Ottone was drafted and sent to the Kras Plateau; he returned with a few medals,
and then he went back to live there, depicting in his paintings
the solid and hostile humanity to which he, too, belonged».
This is perhaps Rosai’s most sincere and important work of literature. In his prolific life as an artist, he never stopped writing, translating his restlessness and sensitivity into figures and colours, but also into words. Protagonists of his painting are the simple realities and harshness of life, which he experienced in years of suffering and solitude. From his wartime experience – in 1915 he volunteered for service and fought with the Arditi on Mount Grappa – he drew new stimulus, a new spark of the «furor» that was already emerging from his painting, and which he was never to abandon. The non-conformist spirit and brotherly camaraderie experienced at the front line would leave an indelible mark on the personality of Rosai, a fascist and an anarchist at the same time, a tormented and sensitive soul, impetuous and passionate. Il libro di un teppista is striking because it refrains from praising any heroism, if not that of his companions, no “super manhood” if not that of a “delinquent” who lived on flasks and medals, marches, fevers, mess and lice, «grappa-fuel» and «snail-trains», mess tins and spoons ... a human and intimate vision of war, suffering and sharing, a much needed opportunity to reflect on the world we live in.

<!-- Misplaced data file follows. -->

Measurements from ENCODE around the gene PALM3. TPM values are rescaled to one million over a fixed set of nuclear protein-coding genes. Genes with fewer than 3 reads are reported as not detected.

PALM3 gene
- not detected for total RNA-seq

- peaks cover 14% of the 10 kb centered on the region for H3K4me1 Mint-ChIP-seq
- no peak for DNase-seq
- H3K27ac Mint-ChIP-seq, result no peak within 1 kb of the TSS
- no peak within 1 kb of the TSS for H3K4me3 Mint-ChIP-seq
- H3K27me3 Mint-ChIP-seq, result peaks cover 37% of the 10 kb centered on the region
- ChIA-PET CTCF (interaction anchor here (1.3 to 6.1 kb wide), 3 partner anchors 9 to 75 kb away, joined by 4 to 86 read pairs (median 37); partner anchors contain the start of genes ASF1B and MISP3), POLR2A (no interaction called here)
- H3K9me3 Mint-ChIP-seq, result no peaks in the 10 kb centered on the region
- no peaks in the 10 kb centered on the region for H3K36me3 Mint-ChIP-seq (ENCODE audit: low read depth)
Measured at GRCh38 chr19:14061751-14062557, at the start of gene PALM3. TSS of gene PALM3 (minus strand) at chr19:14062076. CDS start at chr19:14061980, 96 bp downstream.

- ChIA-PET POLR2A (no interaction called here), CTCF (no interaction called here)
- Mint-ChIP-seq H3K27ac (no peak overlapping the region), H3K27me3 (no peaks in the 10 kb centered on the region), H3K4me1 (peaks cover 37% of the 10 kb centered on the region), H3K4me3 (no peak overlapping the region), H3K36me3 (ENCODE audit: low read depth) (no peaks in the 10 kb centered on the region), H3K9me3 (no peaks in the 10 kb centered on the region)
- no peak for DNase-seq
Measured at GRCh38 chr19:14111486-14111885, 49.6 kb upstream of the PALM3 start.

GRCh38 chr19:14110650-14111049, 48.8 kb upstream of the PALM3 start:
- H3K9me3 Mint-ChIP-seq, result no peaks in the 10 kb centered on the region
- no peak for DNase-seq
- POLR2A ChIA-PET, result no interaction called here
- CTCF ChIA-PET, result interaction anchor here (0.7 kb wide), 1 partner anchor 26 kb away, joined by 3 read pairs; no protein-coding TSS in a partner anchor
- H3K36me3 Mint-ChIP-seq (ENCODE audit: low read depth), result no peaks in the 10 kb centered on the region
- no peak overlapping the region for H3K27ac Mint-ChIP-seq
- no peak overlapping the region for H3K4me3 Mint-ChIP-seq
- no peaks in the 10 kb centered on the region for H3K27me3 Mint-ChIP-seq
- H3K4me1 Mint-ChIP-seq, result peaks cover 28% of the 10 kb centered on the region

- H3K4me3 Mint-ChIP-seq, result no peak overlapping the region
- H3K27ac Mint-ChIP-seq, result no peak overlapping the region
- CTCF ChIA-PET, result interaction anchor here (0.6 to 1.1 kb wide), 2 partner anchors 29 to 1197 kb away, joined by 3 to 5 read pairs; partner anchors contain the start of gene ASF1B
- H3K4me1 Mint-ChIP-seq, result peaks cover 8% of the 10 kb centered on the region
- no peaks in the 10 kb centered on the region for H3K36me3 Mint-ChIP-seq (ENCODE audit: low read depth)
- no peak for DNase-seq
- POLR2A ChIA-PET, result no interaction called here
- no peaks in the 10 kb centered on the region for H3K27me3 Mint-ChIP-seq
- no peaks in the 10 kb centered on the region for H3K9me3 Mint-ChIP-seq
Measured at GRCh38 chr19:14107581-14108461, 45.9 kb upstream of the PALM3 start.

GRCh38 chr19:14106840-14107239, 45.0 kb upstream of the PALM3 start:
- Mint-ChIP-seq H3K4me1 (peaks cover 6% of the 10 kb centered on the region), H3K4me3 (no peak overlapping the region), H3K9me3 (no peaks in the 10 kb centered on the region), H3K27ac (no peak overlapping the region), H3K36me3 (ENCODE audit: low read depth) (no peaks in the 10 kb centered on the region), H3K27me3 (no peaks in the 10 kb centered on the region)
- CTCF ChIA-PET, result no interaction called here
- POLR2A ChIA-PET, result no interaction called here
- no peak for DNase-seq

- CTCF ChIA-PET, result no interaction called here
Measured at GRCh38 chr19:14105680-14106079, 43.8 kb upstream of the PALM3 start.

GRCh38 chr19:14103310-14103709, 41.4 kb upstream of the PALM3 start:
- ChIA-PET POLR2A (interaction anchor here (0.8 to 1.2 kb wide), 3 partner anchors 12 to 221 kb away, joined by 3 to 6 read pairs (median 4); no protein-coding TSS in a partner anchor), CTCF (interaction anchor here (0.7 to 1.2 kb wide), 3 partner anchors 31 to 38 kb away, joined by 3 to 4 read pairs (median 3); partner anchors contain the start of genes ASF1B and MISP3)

Ottone Rosai (1895-1957), Florentine painter, heir of the Macchiaoli and admirer of Cézanne, was always viscerally attached to his city where he lived the years of futurism and fascism. For a long time unacknowledged, the Venice Biennale of 1956 consecrated him as an internationally acclaimed artist. He inflected the ideologies of interventionism and fascism according to his artistic vision. His most famous writings are Il libro di un teppista (1919), Via Toscanella (1930), Dentro la Guerra (1934) and Vecchio autoritratto (1951).